What the Brexit Vote Means to U.S. Investors

June 23, 2016

What the Brexit Vote Means to U.S. Investors Photo

The European Union (EU) referendum vote tonight has created a series of unknowns for investors. The first unknown is whether or not the U.K. remains in the EU. Should the U.K. vote to leave the EU, investors will face a second set of unknowns as the economic, political, and social effects of a Brexit make both their short- and long-term impacts on financial markets.

Because of these unknowns, trading around a particular outcome for this binary event may not be everyone’s cup of tea (pardon the pun). Action in U.S. equities and rates markets has been relatively muted this month. However, we have seen levels of implied volatility – which drives the prices of options (i.e. protection) on these asset classes –increase sharply with the uncertainty for tonight’s outcome.

Volatility indices such as CBOE’s Volatility Index (VIX) and Merrill Lynch’s MOVE have suggested the market expects high volatility in the short-term for equities and rates. Both the VIX and the MOVE have made sharp moves higher recently, despite relatively small declines in the S&P 500 Index and U.S. interest rates. The VIX in particular had abnormally high gains on June 10 and June 13 of 16.3% and 23.1% respectively when the S&P 500 Index declined -0.9% and -0.8%. Normally, gains in the VIX of this size are associated with declines of over 2% in the S&P 500 Index. When the S&P declined -10.5% peak-to-trough in the first quarter of this year, the VIX gained 54.5% over the same period, indicating a more orderly sell-off in risk assets.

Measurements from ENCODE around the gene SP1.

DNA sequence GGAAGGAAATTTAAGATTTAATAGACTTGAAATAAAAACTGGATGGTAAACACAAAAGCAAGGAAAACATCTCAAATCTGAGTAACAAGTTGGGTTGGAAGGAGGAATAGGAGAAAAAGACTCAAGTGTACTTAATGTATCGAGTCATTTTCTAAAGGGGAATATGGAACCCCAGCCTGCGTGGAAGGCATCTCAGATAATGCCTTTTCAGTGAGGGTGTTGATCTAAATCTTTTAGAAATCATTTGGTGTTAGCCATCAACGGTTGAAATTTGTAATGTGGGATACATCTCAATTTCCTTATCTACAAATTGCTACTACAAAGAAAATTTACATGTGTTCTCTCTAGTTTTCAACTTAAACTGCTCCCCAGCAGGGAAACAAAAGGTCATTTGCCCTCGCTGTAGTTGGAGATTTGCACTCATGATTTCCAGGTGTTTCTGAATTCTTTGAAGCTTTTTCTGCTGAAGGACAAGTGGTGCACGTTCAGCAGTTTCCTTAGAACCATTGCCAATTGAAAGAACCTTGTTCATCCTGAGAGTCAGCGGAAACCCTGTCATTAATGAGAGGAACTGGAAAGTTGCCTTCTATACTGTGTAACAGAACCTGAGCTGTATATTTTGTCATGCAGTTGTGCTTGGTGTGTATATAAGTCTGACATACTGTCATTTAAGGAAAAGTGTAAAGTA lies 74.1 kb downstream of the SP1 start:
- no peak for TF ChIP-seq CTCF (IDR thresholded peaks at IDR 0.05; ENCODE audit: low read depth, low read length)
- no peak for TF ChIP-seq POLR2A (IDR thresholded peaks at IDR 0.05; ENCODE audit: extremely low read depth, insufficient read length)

Leading up to the vote the past few weeks, we have seen strong demand for downside protection against lower equities and rates. Two measures of option market dynamics, skew – which measures the price of puts relative to calls – and term structure – which measures the price of options with longer expiries relative to shorter expiries – both experienced sharp movements recently that started when the “leave” vote began to rise in the polls two weeks ago. The changes in these dynamics coupled with the elevated levels of spot implied volatility have made puts on equities and calls on interest rates both appear to be trading rich.

The movements in European volatility markets have been even more pronounced. The spread between volatility on the EURO STOXX 50 (SX5E) Index and the S&P 500 is the highest it’s been since the financial crisis. The same is true on the rates side. Spreads between implied volatility for swaptions on 10 year rates in Europe and the U.S. are at all-time highs. Although the U.K.’s decision is a European event, we should expect the decision’s effects on European volatility markets to impact the U.S. similarly, though with lesser magnitude.

Key Takeaway:

The first six weeks of this year saw large declines in equities and interest rates accompanied by moderate increases in implied volatility across asset classes. Today, as we are hours away from the U.K.’s decision, implied volatility remains high while equities are not far from all-time highs and rates have recovered from their mid-June lows. Investors looking for upside in a risk-on event should the U.K. vote to stay may want to short volatility versus being long equities or short rates. For those wanting downside protection in case of a Brexit, short equities and long rates may be the better hedge instead of options. For those preferring to deal in options but wanting to minimize the vega impact, call or put spreads should be considered.

Tags: Chart of the Week | Stocks | Volatility | S&P 500 | Brexit

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This material is for informational use only. The views expressed are those of the author, and do not necessarily reflect the views of Penn Mutual Asset Management.  This material is not intended to be relied upon as a forecast, research or investment advice, and it is not a recommendation, offer or solicitation to buy or sell any securities or to adopt any investment strategy.

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